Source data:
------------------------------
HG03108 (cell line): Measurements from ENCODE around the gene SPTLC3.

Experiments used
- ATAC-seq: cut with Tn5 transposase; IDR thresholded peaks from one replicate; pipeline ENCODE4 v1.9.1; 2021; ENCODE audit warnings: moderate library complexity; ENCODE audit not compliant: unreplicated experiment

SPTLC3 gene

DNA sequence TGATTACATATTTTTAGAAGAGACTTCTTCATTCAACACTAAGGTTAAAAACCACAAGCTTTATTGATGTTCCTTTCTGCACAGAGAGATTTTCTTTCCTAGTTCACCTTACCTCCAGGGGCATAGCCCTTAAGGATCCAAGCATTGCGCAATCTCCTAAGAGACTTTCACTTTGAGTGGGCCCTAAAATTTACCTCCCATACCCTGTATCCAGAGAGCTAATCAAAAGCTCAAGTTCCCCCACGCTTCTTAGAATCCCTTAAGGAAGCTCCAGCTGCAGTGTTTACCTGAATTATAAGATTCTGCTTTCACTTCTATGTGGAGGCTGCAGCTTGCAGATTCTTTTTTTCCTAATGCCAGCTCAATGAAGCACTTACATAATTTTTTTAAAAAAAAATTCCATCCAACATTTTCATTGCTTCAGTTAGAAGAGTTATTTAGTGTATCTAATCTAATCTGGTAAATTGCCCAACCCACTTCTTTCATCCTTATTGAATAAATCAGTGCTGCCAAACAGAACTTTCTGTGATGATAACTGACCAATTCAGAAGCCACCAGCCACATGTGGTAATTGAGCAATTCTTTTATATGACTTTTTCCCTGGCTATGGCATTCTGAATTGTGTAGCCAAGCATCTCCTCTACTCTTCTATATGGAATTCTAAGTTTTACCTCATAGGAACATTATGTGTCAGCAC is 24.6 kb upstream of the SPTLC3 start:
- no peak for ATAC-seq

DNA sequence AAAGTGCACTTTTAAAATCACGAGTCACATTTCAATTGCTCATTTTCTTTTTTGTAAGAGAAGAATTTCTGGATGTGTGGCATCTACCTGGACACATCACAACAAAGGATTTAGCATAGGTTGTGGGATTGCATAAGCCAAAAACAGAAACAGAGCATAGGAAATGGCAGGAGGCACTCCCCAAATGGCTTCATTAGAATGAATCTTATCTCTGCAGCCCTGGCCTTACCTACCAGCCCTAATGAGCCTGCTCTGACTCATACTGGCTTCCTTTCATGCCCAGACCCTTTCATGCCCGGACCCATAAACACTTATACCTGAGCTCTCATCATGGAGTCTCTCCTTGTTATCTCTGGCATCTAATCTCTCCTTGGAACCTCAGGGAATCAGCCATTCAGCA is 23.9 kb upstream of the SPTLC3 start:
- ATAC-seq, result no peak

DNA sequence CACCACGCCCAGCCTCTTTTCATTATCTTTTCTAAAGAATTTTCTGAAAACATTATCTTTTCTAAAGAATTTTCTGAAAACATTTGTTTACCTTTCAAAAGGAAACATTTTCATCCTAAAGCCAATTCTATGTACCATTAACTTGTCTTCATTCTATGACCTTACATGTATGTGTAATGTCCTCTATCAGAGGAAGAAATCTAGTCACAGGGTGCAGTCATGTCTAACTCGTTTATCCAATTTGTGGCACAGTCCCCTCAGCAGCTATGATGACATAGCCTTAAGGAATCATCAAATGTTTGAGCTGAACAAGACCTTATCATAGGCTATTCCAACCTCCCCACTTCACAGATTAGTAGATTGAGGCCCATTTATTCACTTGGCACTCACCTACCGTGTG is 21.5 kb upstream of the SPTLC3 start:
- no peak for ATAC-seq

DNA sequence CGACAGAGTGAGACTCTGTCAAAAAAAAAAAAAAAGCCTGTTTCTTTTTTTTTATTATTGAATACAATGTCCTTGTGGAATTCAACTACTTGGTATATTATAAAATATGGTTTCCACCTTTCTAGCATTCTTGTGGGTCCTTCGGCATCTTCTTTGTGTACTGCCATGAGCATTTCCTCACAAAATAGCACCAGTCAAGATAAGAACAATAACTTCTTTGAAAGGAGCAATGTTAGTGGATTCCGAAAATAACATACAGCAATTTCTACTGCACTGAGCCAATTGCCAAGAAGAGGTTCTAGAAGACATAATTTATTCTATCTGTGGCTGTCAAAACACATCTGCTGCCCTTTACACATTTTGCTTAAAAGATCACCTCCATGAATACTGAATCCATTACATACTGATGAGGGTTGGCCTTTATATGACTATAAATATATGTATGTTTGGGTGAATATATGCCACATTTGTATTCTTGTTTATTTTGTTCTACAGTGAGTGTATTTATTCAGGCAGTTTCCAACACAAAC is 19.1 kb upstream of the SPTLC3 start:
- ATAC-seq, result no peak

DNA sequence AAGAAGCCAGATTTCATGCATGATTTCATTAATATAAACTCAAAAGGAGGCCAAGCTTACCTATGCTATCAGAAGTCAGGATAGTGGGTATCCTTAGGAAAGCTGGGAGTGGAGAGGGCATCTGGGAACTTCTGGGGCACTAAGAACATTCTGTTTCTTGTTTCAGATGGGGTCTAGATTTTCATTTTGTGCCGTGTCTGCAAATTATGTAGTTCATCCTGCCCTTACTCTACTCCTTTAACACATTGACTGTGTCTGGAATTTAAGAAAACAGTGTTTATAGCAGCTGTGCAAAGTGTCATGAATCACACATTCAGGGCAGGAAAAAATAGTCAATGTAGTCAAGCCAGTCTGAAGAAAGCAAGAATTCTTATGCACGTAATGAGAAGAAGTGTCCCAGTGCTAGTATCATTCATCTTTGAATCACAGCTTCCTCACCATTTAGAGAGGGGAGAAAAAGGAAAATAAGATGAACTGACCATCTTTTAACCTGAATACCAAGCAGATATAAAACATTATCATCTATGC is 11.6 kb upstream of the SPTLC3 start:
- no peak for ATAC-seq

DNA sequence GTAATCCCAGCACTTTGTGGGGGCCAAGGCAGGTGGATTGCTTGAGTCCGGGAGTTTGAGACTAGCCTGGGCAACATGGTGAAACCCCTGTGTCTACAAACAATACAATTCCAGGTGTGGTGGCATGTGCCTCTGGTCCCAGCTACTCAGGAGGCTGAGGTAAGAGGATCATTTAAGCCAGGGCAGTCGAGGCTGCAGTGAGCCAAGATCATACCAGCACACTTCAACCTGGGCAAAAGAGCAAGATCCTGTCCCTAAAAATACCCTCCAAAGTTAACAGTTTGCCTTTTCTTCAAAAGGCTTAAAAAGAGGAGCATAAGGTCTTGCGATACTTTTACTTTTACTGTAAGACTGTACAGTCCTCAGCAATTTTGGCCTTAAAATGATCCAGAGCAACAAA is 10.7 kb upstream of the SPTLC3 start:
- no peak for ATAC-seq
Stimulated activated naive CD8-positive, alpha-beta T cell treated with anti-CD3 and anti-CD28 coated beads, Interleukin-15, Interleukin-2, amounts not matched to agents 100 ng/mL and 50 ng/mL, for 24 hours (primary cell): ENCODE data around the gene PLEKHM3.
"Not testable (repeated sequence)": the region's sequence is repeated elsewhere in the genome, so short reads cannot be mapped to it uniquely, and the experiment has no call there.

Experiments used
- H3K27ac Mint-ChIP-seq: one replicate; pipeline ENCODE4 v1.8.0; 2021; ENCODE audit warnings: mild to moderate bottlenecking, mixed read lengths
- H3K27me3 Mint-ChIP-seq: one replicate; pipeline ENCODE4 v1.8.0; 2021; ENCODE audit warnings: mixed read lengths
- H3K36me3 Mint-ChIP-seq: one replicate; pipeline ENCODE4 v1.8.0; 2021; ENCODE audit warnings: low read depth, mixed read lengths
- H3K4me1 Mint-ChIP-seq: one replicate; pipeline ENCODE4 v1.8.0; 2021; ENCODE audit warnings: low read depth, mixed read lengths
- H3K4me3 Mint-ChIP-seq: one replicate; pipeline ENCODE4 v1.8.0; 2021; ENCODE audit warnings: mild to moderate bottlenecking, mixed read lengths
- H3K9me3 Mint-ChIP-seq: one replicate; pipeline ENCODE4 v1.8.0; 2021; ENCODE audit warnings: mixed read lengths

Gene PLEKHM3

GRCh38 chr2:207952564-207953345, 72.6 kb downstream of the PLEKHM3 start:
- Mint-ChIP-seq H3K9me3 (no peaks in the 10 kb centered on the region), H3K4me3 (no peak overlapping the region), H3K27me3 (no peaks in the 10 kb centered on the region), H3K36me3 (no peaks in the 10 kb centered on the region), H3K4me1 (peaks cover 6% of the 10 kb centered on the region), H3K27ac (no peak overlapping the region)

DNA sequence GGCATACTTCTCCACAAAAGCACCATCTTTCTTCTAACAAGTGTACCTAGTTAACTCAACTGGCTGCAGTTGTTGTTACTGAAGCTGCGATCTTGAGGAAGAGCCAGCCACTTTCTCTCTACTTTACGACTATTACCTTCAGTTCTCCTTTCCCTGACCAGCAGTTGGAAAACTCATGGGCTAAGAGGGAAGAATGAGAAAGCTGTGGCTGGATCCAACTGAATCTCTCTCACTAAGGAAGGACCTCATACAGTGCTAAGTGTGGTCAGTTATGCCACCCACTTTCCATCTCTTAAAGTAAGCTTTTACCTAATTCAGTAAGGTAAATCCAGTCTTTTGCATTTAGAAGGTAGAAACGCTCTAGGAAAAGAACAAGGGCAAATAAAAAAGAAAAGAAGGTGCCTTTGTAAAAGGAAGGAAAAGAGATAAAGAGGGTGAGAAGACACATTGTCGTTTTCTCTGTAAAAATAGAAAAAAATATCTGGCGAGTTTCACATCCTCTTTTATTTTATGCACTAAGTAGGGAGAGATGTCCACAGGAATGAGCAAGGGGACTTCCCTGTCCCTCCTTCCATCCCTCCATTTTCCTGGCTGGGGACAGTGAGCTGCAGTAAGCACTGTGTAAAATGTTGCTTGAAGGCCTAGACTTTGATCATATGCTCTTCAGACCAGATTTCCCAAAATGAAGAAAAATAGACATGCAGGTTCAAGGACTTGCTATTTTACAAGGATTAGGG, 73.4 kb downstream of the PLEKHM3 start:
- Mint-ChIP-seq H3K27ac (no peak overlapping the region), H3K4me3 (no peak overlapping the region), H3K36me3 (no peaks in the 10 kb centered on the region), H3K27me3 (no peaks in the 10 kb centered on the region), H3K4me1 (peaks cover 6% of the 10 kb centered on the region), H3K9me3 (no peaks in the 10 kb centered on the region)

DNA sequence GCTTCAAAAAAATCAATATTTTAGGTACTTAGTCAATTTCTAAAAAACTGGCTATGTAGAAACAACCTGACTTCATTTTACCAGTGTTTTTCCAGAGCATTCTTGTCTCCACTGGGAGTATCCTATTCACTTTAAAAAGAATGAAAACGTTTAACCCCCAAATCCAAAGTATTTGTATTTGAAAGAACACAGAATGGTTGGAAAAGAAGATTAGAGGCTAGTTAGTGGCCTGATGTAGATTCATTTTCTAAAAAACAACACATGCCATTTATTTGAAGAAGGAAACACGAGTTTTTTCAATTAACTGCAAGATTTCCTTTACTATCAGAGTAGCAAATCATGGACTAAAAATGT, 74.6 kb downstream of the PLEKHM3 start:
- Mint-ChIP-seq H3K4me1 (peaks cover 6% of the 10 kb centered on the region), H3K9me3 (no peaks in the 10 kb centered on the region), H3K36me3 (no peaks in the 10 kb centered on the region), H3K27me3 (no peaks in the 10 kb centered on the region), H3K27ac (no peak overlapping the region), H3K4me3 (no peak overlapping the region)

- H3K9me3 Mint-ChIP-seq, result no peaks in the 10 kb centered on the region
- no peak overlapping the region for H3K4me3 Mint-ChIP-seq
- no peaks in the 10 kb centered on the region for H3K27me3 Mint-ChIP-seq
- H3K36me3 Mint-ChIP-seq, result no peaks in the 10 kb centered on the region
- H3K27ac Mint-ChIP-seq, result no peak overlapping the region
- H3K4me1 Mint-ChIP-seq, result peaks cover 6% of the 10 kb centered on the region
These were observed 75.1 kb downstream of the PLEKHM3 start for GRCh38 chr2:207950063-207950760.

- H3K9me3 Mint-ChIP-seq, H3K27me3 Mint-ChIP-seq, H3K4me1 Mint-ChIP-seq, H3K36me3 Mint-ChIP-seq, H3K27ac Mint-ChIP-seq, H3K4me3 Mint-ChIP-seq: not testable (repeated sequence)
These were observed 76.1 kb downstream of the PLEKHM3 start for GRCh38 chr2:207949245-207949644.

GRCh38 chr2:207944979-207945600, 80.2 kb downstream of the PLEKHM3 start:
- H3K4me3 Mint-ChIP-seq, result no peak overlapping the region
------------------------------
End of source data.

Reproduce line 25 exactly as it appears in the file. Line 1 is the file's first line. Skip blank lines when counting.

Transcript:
- H3K9me3 Mint-ChIP-seq: one replicate; pipeline ENCODE4 v1.8.0; 2021; ENCODE audit warnings: mixed read lengths